A way to prevent the above reaction between the graphite mold and the molten silica is to coat the wall of the mold cavity with a corrosion resistant material. A preferred corrosion resistant coating material is silicon carbide (SiC). SiC does not react with SiO2 to generate gas. As indicated above, SiC also has a very high melting temperature (3990° C.). SiC, like graphite, has a good thermal conductivity. The thermal expansion coefficient of SiC and graphite are similar as well. Therefore, a SiC coating on the mold cavity wall may last many casting cycles. SiC is relatively stable at lower temperature but may be oxidized over 1400° C. in the presence of O2. Thus, to protect the graphite mold and the SiC coating from oxidation at a high molding temperature, it is desirable that the casting process is performed in neutral gas, such as N2, He, Ne, Ar or other inert gas.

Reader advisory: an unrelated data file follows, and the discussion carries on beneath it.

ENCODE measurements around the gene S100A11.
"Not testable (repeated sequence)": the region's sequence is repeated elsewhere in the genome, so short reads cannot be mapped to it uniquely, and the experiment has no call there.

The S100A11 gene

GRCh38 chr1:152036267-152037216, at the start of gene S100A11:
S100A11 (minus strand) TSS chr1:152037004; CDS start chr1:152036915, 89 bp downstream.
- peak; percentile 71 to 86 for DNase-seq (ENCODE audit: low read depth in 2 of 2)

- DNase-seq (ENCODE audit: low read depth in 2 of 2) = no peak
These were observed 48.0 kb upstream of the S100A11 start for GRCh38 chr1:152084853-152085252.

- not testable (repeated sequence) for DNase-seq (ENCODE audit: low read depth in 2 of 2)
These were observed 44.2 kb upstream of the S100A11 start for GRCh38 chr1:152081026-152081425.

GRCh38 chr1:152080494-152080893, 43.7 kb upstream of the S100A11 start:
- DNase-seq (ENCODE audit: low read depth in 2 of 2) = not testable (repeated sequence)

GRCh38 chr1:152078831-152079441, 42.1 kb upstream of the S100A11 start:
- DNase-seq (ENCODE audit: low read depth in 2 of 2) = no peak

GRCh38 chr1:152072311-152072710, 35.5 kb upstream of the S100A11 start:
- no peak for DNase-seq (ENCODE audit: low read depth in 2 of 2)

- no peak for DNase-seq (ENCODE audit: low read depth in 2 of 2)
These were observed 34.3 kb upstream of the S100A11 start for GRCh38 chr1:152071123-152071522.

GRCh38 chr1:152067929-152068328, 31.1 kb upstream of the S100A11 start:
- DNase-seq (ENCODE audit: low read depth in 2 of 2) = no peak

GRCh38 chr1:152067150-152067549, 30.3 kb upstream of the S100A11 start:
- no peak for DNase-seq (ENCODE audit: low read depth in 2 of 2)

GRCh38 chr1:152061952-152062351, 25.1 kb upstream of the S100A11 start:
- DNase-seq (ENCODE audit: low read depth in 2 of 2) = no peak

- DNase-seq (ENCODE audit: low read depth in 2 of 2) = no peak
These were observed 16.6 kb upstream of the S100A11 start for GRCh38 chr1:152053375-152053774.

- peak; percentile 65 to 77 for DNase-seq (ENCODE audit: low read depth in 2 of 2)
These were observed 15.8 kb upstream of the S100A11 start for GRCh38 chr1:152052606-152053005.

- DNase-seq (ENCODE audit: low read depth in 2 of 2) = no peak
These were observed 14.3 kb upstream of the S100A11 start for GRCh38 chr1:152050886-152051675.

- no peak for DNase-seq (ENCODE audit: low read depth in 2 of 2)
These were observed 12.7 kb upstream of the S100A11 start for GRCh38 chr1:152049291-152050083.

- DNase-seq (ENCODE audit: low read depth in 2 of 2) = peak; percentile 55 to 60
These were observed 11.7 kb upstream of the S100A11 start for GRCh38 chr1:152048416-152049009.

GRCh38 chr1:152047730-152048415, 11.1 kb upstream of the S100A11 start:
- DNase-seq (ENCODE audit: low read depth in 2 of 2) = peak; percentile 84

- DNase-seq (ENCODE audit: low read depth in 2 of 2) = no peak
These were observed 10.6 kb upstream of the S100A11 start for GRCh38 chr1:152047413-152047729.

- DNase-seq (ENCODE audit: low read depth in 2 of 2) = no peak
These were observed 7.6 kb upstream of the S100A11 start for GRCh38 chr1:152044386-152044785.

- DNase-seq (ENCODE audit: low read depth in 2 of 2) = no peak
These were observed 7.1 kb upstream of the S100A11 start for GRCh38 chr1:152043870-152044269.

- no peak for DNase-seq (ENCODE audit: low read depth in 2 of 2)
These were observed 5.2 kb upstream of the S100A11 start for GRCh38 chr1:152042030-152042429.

The SiC protective layer does not have to be very thick. For example, a dense SiC coating having a thickness of at least about 1 μm, preferably at least about 10 μm, more preferably at least about 50 μm, most preferably at least about 100 μm, may be used.

An activated slurry process can be used to form impervious silicon carbide coatings on the mold cavity of the graphite molds. An admixture of carbon, silicon carbide, produced by, for example, electrofusion of silica sand and carbon, and appropriate organic binders is formed and applied to the surfaces to be coated of the parts of the mold. Conventional application techniques, such as dip coating, spraying, spin coating and flowing, may be used. The coating is then first treated at a lower temperature to drive off the organic binder. Subsequently, the coated surface is heated in the presence of silicon vapor at a high temperature. A SiC layer can thus be formed on the graphite surface. It is desired that the SiC layer formed on the graphite service forms a continuous network of SiC with very low impurity, such as silicon.